Category Archives: Just for fun

The bear in me

For as long as I can remember, I wanted to sleep through the winter. When the air turns cold and the snow falls, I want to curl up and sleep until spring. I have also noticed that I have a craving for carbs during the cold. I think that, like a bear, my body wants to store up fat for the long sleep or at least insulate me from the surrounding cold. I am not sure, but it might be the decrease in serotonin that happens naturally in the winter months. Carbohydrate rich foods can increase serotonin production temporarily. But I am sticking with the bear analogy.

I am continually amazed at the separate intelligence that our body has. It’s incredible that our bodies regulate temperature, balance salt and water levels, and create cravings in an effort to get what it needs. Even when I sleep, my body continues its thousands, perhaps millions of functions. I don’t have to think about it, yet my brain is constantly busy. I wonder if bears dream. I hope so, sleeping all winter gives you lots of time.

I’ve been trying to combat my cravings for carbs with more protein. It’s working until the afternoon, then the compulsion for something sweet really kicks in. I will admit that I do sometimes succumb to the prodding. Now, how to I set my alarm for early spring?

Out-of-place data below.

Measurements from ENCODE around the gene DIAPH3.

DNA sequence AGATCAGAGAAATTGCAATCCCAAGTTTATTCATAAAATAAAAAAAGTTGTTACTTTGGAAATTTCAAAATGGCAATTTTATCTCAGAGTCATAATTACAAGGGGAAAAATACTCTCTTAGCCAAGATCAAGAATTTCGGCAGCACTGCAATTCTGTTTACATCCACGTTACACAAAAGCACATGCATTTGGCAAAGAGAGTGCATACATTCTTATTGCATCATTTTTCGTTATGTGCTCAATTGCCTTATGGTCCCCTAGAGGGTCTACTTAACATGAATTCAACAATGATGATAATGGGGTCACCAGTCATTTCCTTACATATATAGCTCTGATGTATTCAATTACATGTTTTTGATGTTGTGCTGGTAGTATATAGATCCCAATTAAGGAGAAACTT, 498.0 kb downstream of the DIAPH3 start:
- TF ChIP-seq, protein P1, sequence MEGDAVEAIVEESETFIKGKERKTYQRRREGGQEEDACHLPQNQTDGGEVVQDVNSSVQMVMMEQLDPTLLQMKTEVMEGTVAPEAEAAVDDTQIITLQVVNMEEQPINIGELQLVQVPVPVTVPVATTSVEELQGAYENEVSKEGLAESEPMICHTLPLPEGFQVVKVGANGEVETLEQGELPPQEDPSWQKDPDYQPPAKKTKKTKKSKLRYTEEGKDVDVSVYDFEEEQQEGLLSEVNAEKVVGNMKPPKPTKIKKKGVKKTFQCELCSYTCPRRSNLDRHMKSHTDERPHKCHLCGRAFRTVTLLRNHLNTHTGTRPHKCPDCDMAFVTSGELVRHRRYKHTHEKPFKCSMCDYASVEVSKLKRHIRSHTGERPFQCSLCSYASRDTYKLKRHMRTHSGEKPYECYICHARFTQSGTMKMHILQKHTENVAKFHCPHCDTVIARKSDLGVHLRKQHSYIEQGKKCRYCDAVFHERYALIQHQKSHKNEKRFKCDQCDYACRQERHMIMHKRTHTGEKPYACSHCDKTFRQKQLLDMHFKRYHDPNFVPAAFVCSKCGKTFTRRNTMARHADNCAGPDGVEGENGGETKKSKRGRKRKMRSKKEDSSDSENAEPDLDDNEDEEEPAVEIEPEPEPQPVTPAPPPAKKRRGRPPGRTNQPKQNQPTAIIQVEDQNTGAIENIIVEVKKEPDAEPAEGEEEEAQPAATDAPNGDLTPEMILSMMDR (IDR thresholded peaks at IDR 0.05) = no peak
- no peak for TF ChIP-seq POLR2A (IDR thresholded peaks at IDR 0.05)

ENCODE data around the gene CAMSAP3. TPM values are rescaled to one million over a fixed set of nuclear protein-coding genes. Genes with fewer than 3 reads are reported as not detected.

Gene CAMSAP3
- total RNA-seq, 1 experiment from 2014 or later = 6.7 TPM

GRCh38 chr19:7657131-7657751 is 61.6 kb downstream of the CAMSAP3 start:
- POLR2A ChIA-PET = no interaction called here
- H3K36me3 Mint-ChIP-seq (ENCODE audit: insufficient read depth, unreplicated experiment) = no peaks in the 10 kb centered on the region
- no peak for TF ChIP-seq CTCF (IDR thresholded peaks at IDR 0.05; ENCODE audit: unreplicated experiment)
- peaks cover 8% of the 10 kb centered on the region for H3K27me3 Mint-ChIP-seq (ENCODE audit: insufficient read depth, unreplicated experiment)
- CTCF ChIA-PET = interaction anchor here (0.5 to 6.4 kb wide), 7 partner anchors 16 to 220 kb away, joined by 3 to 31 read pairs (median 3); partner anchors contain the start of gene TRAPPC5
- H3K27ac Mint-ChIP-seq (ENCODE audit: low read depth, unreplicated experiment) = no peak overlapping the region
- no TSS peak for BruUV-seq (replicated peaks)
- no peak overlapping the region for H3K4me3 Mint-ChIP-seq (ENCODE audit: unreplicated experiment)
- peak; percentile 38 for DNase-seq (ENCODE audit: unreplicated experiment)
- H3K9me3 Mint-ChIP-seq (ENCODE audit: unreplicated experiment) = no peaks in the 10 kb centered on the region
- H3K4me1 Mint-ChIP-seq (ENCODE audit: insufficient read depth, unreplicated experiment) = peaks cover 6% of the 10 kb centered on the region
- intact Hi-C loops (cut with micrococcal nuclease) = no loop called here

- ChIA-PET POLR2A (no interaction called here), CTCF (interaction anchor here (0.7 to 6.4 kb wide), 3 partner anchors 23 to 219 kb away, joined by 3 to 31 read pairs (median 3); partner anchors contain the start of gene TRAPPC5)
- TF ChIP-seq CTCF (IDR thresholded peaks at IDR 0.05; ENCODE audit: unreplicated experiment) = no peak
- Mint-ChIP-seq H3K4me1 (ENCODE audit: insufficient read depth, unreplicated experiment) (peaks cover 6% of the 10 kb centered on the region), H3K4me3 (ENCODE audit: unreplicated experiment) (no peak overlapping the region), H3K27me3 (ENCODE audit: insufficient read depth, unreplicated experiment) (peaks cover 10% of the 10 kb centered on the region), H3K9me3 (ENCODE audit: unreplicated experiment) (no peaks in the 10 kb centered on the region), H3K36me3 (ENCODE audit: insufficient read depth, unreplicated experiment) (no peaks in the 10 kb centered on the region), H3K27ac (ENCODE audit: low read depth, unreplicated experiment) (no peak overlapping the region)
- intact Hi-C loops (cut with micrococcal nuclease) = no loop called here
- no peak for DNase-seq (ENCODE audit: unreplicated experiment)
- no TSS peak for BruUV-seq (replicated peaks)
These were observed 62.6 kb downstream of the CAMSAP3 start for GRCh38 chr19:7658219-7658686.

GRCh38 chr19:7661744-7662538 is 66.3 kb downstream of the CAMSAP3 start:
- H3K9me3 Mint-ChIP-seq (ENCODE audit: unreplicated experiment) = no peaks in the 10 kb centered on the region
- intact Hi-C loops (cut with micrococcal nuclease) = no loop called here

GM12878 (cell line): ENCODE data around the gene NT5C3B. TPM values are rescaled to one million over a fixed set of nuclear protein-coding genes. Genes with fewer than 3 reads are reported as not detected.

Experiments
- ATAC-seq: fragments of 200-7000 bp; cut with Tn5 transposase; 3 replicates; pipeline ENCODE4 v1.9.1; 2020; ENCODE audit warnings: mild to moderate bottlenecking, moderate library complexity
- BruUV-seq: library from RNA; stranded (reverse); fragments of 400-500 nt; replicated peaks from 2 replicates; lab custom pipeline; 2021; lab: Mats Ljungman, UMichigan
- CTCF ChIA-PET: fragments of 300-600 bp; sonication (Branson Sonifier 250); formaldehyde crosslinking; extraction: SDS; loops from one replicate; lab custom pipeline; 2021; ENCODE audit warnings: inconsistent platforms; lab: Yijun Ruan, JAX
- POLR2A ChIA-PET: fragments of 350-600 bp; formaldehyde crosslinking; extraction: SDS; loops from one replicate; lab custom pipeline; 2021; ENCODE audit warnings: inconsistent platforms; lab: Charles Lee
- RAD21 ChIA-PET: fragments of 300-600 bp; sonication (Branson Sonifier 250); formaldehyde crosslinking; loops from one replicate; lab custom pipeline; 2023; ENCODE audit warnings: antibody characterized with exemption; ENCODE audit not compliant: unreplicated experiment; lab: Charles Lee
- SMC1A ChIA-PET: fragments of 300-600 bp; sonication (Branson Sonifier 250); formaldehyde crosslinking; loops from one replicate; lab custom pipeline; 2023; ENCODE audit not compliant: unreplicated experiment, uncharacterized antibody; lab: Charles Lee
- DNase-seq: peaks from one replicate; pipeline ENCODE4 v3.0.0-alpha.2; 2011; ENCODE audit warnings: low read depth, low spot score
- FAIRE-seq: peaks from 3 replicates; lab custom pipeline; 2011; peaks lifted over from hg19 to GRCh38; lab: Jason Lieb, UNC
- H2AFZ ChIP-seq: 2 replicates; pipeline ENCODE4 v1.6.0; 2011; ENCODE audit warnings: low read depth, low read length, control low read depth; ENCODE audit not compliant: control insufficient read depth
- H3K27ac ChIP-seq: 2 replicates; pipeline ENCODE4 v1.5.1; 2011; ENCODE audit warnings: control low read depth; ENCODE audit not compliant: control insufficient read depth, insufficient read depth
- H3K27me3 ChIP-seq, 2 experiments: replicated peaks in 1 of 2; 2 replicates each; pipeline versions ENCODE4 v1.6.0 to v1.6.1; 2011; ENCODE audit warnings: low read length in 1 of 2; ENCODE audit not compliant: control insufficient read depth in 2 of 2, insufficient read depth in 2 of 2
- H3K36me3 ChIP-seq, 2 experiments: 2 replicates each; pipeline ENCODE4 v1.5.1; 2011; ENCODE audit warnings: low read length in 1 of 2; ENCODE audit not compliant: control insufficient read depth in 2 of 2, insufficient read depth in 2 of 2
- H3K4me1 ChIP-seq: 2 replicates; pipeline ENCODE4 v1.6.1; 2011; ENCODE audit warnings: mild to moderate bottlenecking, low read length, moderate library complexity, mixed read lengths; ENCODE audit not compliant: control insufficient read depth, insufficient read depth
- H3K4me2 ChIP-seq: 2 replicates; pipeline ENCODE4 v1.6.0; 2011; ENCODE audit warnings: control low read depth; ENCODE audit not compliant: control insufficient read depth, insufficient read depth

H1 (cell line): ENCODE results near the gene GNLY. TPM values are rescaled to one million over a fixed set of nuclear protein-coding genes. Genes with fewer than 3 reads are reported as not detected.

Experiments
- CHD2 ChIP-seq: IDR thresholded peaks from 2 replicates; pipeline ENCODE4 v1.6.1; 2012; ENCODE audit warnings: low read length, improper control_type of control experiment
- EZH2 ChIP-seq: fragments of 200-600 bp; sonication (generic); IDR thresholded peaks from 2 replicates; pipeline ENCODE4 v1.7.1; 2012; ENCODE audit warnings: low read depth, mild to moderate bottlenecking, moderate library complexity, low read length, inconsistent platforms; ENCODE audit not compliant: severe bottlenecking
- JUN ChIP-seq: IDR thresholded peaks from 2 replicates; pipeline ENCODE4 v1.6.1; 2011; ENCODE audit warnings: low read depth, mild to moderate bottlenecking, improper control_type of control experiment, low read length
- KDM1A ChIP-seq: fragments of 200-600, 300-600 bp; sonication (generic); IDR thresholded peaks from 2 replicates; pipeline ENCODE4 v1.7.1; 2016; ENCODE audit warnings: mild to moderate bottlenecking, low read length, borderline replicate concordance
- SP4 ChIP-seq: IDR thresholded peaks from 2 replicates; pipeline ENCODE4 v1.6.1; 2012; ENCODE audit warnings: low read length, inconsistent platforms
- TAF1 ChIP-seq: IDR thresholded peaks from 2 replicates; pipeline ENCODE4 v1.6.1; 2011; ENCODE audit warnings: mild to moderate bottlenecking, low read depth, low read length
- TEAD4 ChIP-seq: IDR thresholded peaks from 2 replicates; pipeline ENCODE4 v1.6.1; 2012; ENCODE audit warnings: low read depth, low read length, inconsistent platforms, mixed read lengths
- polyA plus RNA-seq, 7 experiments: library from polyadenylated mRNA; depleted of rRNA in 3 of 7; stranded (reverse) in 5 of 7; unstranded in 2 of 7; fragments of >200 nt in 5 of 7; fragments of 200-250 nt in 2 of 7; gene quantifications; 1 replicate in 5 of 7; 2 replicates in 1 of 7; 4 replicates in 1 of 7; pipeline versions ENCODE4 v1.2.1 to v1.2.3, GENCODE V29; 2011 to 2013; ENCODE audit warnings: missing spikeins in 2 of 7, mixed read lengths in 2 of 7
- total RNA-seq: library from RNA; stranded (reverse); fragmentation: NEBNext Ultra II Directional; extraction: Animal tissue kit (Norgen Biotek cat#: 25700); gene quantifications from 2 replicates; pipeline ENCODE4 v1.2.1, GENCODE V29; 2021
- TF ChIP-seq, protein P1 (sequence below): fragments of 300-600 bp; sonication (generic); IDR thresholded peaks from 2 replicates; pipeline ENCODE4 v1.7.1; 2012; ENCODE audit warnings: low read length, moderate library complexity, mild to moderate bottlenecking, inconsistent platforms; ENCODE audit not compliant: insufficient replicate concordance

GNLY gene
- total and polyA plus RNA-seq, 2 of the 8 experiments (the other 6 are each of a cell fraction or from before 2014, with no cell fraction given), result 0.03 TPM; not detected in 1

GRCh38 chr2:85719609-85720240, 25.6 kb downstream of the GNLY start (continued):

Ceasless Wonderment

I have embarked on an online study program for nutrition and I signed up for a second class to learn about plant-based nutrition. I have always had an incredible thirst for learning. The more I learn, the more I realize that there is so much more to learn. If God gives me 5,000 years to live on this earth, I still don’t think I would run out of things to learn about. In that time, there would be more discoveries, more understanding, rethinking things that were once thought to be understood as well as the social, civil and moral changes that would take place.

The universe is a ceaseless source of wonderment. Think back, if you will, to a time when you were just a child. Things were magic then. You could imagine anything at all. You could see castles, dragons, jungles and pirates on the sea. The magic was all around you and most importantly, the magic was in you. It was that wonderment that made you appreciate the most mundane thing. A cardboard box could magically become a boat, a car, a lion’s cage or a treasure chest.